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Objectives: Two methods are described for homogentisic acid (HGA) determination in dried urine spots (DUS) on paper from Alkaptonuria (AKU) patients, devised for quick early diagnosis. AKU is a rare autosomal recessive disorder caused by deficiency of homogentisate 1,2-dioxygenase, yielding in accumulation of HGA. Its massive excretion causes urine darkening by exposure to air or alkalinization, and is a diagnostic marker. The deposition of polymers produced after HGA oxidation within the connective tissues causes ochronotic arthritis, a degenerative joint disease manifesting in adulthood and only rarely in childhood. No early diagnosis is usually accomplished, awareness following symptom development.
Design and methods: Two methods were designed for HGA determination in DUS: (1) a rapid semi-quantitative reliable method based on colour development in alkali and quantification by comparison with dried paper spots from HGA solutions of known concentration and (2) a quantitative and sensitive HPLC-linked method, previously devised for purine and pyrimidine analysis in urine and plasma.
Results: Colour intensity developed by DUS after alkali addition was proportional to HGA concentration, and calculated amounts were in good agreement with quantitative analysis performed by RP-HPLC on DUS and on urines as such.
Conclusions: DUS, often used for different diagnostic purpose, are easily prepared and safely delivered. The simple and quick colour method proposed provides reliable HGA assessment and is fit for large screening. HGA concentration determined in 10 AKU patient DUS by both methods 1 and 2 was in agreement with direct urine assay and in the range reported by literature.
A reliable HGA quantification based on colour development in paper urine spots is validated by HPLC-linked HGA quantification, and proposed as a quick diagnostic tool for AKU patients.
Alkaptonuria (AKU, OMIM: 203500) is a rare disease, associated with inherited recessive mutations in HGD gene leading to homogentisate 1,2-dioxygenase (HGD, E.C.220.127.116.11) deficiency. As a result homogentisic acid (HGA), deriving from tyrosine and phenylalanine, accumulates and is massively excreted in urine, causing its darkening after air exposure. Brown coloured urine is considered a pathognomonic sign of AKU. The deposition of an “ochronotic” pigment produced after circulating HGA oxidation within the articular connective tissues causes ochronotic arthritis, a degenerative joint disease (Ranganath et al. 2013; Millucci et al. 2015); deposition may also occur in cardiac valves, leading to cardiovascular pathologies. Currently, there is no therapy for AKU, but a clinical trial with nitisinone is in progress (Ranganath et al. 2016).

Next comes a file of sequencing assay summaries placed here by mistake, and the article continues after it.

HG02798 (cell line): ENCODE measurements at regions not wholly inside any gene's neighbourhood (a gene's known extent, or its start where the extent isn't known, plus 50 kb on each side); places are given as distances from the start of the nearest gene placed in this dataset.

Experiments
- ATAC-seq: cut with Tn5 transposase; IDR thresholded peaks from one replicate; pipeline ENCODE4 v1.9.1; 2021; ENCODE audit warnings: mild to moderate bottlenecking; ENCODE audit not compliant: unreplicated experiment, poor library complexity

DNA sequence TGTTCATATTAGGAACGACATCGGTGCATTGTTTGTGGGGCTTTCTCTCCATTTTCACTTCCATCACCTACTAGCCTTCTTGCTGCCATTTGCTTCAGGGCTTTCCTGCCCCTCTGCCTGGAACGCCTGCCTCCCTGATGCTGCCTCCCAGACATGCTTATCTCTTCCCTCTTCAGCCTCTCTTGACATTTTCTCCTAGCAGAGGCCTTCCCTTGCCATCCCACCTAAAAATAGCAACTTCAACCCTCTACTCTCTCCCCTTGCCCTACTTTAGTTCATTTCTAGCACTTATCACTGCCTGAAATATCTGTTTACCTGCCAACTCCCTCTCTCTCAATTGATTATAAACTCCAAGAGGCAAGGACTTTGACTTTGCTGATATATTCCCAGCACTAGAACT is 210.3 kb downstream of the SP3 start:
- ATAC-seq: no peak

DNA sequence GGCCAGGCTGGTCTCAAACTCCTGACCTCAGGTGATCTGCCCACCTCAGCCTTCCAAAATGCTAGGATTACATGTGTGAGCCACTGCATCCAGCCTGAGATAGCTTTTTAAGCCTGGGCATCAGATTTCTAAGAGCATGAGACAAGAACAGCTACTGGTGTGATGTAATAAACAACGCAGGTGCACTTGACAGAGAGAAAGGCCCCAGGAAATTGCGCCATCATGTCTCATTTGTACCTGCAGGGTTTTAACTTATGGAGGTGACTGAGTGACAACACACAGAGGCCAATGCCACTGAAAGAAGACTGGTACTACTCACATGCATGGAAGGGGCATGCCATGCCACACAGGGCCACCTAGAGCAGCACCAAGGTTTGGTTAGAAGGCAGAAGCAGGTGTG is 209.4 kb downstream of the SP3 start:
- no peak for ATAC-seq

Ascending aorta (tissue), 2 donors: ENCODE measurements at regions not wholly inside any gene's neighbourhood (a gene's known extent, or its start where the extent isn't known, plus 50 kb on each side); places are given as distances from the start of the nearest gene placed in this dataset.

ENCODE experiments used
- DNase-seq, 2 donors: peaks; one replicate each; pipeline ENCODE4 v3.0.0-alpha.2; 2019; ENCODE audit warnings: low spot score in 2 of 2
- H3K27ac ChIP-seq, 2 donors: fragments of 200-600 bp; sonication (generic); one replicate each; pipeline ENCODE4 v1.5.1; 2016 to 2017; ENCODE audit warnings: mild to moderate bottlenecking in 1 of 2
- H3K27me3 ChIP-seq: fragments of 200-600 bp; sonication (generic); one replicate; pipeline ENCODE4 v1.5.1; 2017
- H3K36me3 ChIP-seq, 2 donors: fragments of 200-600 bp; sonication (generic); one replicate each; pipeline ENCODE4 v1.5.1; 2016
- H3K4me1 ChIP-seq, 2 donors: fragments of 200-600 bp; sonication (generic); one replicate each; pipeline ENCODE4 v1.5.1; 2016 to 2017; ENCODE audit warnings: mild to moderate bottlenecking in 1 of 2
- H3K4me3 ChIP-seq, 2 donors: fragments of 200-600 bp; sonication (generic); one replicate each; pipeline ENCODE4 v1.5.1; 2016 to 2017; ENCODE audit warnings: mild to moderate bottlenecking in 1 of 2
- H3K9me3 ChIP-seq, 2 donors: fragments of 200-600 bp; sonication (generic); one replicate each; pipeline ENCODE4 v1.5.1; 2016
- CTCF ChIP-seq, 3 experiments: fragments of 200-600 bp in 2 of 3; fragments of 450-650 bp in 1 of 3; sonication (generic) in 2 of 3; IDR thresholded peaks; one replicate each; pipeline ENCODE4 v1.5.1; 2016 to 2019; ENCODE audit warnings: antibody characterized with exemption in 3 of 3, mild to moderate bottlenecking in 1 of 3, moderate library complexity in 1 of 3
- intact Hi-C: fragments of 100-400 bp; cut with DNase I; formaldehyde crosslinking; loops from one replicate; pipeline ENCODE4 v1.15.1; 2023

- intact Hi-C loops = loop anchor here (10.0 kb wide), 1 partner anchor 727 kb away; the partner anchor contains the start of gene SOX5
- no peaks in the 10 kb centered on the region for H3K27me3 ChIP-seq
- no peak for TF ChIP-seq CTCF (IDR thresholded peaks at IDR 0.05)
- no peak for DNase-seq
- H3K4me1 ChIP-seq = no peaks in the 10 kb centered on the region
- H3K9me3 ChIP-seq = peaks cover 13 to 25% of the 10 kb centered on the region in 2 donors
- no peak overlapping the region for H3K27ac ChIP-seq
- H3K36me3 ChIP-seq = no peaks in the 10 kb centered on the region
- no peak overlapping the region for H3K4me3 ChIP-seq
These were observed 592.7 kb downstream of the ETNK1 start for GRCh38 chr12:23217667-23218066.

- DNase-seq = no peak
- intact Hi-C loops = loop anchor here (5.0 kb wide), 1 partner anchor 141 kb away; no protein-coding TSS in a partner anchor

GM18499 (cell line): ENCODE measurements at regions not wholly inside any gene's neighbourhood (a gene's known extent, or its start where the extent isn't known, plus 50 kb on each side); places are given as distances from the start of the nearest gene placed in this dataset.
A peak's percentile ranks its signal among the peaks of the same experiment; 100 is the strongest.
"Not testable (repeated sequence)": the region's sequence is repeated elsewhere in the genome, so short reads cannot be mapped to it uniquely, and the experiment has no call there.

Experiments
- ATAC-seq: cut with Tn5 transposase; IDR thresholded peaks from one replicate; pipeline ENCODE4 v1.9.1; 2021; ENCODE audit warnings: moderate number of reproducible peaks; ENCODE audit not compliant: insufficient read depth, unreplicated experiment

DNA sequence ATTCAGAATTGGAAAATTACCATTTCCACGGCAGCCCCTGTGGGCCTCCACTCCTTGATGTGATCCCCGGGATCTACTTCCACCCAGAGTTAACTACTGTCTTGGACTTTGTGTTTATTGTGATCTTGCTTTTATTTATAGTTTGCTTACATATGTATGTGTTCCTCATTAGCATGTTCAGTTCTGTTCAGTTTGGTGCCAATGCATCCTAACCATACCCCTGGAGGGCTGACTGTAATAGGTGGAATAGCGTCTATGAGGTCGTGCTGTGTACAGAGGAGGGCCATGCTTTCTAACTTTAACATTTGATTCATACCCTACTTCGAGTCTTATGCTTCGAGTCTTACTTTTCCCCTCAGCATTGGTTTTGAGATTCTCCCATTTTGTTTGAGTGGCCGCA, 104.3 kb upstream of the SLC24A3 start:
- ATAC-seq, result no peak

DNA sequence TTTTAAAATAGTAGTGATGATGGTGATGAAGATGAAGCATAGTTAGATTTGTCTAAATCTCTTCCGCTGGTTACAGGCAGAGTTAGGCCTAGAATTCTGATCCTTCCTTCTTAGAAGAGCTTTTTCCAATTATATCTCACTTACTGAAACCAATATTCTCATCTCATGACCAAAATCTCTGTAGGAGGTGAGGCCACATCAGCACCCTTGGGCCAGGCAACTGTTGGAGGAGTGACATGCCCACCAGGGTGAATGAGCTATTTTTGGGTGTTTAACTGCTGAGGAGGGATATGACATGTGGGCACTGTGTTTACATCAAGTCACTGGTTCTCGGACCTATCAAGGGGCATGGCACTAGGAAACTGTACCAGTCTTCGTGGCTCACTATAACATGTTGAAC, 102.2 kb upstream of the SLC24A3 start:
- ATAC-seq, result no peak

AKU diagnosis may be delayed until the ochronotic arthropathy manifests, usually in adulthood, and very few data are available about childhood and the earlier stages of the disease. Dark colour development in urines can be delayed depending on urine acidity, and misdiagnosis can occur. No clear relationship between circulating HGA amount and symptom severity, age, sex, etc., has been described. Early identification of AKU patients would allow epidemiologic studies and important correlations with physiopathologic parameters.
Dark brown colour is well known to develop by adding alkali (e.g. sodium hydroxide) to either HGA solutions or AKU urines (Bradley 1975; Mathieu et al. 1997; Zibolen et al. 2000; Koska and Srsen 1977; Zhao et al. 2009; Pecker et al. 2008).
In this paper two methods for HGA determination in DUS are presented: method 1, a rapid semi-quantitative method based on colour development in alkali, to be used for the early diagnosis of AKU, and method 2, a quantitative reliable HPLC-linked method. The novelty in the proposed method 1 is HGA quantification by a simple reference colour scale quickly providing reliable results. The advantage in method 2 is the accurate HGA quantification in single dried urine spots. Results from 10 AKU patients are presented.
Chemicals for HPLC separation were of the highest quality available and reagents of analytical grade were purchased from SIGMA (St. Louis MO, USA). The filter paper used to spot urine was S&S® 2992TM, Schleicher & Schuell.
Adult patients (five females and five males ranging 42–69 years, 54.7±10.5 mean±sd) presenting different degrees of ochronotic arthropathy were studied after the clinical diagnosis of AKU was established. None of the patients was under specific treatment. Age-matched controls of both sexes with no arthropathies or metabolic disorders were also analysed (n=28). Urine samples (single specimen or 24 h collection) were obtained from patients and controls and dried urine spots were prepared.
The whole study was conducted following the approval of Siena University Hospital Ethics Committee. Patients gave a written informed consent prior to inclusion in the study. The informed consent conformed to the standards set by the latest revision of the Declaration of Helsinki containing few substantive changes relative to the April 2013 iteration.
Urine samples from 10 AKU patients were both analysed as such and used for DUS preparation by dropping 30 μL on filter paper S&S® 2992TM Schleicher & Schuell. Spots were allowed to dry in darkness for at least 3–4 h at room temperature. Spots of HGA solutions from 1.4 to 46 mmol/L or from 2.5 to 40 mmol/L were prepared following the same procedure. DUS and spots of HGA solutions were used both for colour development (method 1) or eluted for HPLC analysis (method 2, described in Sects. 2.4 and 2.5).